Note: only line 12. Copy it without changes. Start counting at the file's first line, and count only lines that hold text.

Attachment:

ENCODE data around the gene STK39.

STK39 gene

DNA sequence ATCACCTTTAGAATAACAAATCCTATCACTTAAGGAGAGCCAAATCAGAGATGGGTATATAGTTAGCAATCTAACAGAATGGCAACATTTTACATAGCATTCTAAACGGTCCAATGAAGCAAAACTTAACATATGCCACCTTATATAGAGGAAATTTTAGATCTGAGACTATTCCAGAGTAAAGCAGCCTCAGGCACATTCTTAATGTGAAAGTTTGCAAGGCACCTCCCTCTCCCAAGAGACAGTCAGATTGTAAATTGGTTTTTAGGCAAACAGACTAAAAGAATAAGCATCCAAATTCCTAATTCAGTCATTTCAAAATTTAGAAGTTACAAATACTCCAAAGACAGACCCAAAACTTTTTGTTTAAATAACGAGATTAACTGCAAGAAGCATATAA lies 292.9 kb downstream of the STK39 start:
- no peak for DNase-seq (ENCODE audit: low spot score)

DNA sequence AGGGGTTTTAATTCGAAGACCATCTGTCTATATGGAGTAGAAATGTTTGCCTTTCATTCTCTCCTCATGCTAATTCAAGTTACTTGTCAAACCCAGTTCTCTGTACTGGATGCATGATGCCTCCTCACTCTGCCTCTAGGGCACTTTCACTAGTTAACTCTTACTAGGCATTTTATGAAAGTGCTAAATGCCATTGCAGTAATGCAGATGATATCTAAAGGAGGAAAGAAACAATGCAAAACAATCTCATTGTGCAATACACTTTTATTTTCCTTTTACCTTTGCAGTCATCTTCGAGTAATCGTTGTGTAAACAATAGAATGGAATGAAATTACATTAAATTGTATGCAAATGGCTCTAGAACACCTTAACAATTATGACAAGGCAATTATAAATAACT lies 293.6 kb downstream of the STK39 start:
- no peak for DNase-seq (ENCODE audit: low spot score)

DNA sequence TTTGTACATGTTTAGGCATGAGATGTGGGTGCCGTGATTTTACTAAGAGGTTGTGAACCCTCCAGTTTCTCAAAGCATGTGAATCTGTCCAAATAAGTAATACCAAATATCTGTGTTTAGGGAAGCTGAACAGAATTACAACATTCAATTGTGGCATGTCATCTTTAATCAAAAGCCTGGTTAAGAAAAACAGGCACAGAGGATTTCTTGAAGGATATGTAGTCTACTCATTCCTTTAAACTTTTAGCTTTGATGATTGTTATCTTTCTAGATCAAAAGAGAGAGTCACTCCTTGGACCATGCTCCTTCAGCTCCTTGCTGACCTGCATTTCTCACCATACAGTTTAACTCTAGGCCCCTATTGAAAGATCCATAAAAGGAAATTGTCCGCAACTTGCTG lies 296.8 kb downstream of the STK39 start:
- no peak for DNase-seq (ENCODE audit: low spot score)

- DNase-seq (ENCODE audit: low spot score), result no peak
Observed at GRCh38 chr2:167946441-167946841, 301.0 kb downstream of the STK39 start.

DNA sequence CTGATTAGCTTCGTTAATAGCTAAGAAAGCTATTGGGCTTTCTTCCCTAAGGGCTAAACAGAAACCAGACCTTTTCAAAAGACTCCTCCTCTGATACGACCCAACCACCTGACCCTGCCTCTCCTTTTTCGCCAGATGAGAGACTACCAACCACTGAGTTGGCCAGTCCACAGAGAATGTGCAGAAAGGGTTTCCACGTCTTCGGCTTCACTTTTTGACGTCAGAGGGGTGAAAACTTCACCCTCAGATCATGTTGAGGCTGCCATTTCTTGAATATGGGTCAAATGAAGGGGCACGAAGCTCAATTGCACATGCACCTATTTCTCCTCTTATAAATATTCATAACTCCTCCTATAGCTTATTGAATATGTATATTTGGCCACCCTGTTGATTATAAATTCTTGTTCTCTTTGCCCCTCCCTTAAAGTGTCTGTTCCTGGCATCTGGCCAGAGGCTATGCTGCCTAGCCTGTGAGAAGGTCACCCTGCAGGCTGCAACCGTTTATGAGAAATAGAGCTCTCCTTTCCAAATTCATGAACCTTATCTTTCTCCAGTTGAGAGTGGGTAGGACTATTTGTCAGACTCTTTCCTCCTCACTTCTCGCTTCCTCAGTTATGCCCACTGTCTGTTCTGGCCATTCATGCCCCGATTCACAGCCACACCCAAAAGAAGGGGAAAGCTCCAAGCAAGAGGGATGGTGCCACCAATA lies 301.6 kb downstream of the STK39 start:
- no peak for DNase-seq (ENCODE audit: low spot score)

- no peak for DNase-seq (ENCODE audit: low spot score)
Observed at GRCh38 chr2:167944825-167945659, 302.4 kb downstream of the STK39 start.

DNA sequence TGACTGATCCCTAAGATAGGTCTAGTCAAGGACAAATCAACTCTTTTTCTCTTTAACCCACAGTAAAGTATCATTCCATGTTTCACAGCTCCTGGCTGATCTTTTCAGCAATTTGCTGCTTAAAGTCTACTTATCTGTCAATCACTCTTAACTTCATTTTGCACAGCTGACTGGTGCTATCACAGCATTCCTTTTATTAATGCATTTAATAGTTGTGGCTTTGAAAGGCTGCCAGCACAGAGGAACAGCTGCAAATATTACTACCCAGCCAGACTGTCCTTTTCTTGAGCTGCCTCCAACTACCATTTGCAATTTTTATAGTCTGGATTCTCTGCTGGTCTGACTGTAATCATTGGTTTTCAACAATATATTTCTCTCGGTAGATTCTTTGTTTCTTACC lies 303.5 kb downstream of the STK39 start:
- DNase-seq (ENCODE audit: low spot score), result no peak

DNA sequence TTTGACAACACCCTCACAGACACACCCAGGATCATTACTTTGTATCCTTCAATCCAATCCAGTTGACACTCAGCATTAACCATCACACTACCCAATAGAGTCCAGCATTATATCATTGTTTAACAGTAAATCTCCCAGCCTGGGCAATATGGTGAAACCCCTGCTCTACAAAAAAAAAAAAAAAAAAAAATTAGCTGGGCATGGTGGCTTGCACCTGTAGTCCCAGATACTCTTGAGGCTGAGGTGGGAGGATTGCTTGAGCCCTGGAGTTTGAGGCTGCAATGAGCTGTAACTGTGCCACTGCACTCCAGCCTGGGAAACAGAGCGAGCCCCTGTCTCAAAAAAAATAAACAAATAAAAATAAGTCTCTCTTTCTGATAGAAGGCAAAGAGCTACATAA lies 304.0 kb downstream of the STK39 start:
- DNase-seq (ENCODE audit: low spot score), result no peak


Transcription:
- no peak for DNase-seq (ENCODE audit: low spot score)